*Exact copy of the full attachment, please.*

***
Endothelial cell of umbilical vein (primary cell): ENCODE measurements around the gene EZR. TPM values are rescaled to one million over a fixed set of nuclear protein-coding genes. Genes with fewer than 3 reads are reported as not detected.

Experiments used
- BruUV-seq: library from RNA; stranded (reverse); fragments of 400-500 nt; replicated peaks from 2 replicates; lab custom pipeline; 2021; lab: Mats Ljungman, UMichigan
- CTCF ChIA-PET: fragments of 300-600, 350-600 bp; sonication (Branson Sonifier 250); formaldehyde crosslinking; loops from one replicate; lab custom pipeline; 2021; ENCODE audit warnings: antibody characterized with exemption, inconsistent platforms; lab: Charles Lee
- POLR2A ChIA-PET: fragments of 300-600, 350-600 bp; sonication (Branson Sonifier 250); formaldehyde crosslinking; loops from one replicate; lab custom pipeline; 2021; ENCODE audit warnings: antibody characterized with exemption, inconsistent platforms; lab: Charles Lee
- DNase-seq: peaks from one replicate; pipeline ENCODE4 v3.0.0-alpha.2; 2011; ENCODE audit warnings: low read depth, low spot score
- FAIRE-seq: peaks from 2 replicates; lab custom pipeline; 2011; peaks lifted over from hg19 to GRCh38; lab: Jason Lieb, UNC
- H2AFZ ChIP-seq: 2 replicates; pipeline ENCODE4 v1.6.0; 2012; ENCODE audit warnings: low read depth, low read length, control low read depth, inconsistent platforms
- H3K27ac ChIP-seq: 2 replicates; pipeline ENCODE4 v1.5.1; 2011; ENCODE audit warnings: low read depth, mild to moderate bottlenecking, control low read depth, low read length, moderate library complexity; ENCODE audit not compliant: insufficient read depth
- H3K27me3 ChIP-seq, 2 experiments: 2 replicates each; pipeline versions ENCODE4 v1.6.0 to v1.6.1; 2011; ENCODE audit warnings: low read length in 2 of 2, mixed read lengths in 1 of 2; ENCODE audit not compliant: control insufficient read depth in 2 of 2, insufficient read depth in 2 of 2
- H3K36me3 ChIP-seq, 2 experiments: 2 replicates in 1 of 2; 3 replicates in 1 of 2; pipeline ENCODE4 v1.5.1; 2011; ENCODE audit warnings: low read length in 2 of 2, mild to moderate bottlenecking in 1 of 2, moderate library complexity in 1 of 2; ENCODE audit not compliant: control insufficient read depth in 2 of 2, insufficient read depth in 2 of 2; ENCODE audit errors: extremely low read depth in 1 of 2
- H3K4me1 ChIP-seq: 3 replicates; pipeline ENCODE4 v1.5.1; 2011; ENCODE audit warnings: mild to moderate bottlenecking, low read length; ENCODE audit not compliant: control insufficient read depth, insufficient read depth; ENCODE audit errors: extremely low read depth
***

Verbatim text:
Endothelial cell of umbilical vein (primary cell): ENCODE measurements around the gene EZR. TPM values are rescaled to one million over a fixed set of nuclear protein-coding genes. Genes with fewer than 3 reads are reported as not detected.

Experiments used
- BruUV-seq: library from RNA; stranded (reverse); fragments of 400-500 nt; replicated peaks from 2 replicates; lab custom pipeline; 2021; lab: Mats Ljungman, UMichigan
- CTCF ChIA-PET: fragments of 300-600, 350-600 bp; sonication (Branson Sonifier 250); formaldehyde crosslinking; loops from one replicate; lab custom pipeline; 2021; ENCODE audit warnings: antibody characterized with exemption, inconsistent platforms; lab: Charles Lee
- POLR2A ChIA-PET: fragments of 300-600, 350-600 bp; sonication (Branson Sonifier 250); formaldehyde crosslinking; loops from one replicate; lab custom pipeline; 2021; ENCODE audit warnings: antibody characterized with exemption, inconsistent platforms; lab: Charles Lee
- DNase-seq: peaks from one replicate; pipeline ENCODE4 v3.0.0-alpha.2; 2011; ENCODE audit warnings: low read depth, low spot score
- FAIRE-seq: peaks from 2 replicates; lab custom pipeline; 2011; peaks lifted over from hg19 to GRCh38; lab: Jason Lieb, UNC
- H2AFZ ChIP-seq: 2 replicates; pipeline ENCODE4 v1.6.0; 2012; ENCODE audit warnings: low read depth, low read length, control low read depth, inconsistent platforms
- H3K27ac ChIP-seq: 2 replicates; pipeline ENCODE4 v1.5.1; 2011; ENCODE audit warnings: low read depth, mild to moderate bottlenecking, control low read depth, low read length, moderate library complexity; ENCODE audit not compliant: insufficient read depth
- H3K27me3 ChIP-seq, 2 experiments: 2 replicates each; pipeline versions ENCODE4 v1.6.0 to v1.6.1; 2011; ENCODE audit warnings: low read length in 2 of 2, mixed read lengths in 1 of 2; ENCODE audit not compliant: control insufficient read depth in 2 of 2, insufficient read depth in 2 of 2
- H3K36me3 ChIP-seq, 2 experiments: 2 replicates in 1 of 2; 3 replicates in 1 of 2; pipeline ENCODE4 v1.5.1; 2011; ENCODE audit warnings: low read length in 2 of 2, mild to moderate bottlenecking in 1 of 2, moderate library complexity in 1 of 2; ENCODE audit not compliant: control insufficient read depth in 2 of 2, insufficient read depth in 2 of 2; ENCODE audit errors: extremely low read depth in 1 of 2
- H3K4me1 ChIP-seq: 3 replicates; pipeline ENCODE4 v1.5.1; 2011; ENCODE audit warnings: mild to moderate bottlenecking, low read length; ENCODE audit not compliant: control insufficient read depth, insufficient read depth; ENCODE audit errors: extremely low read depth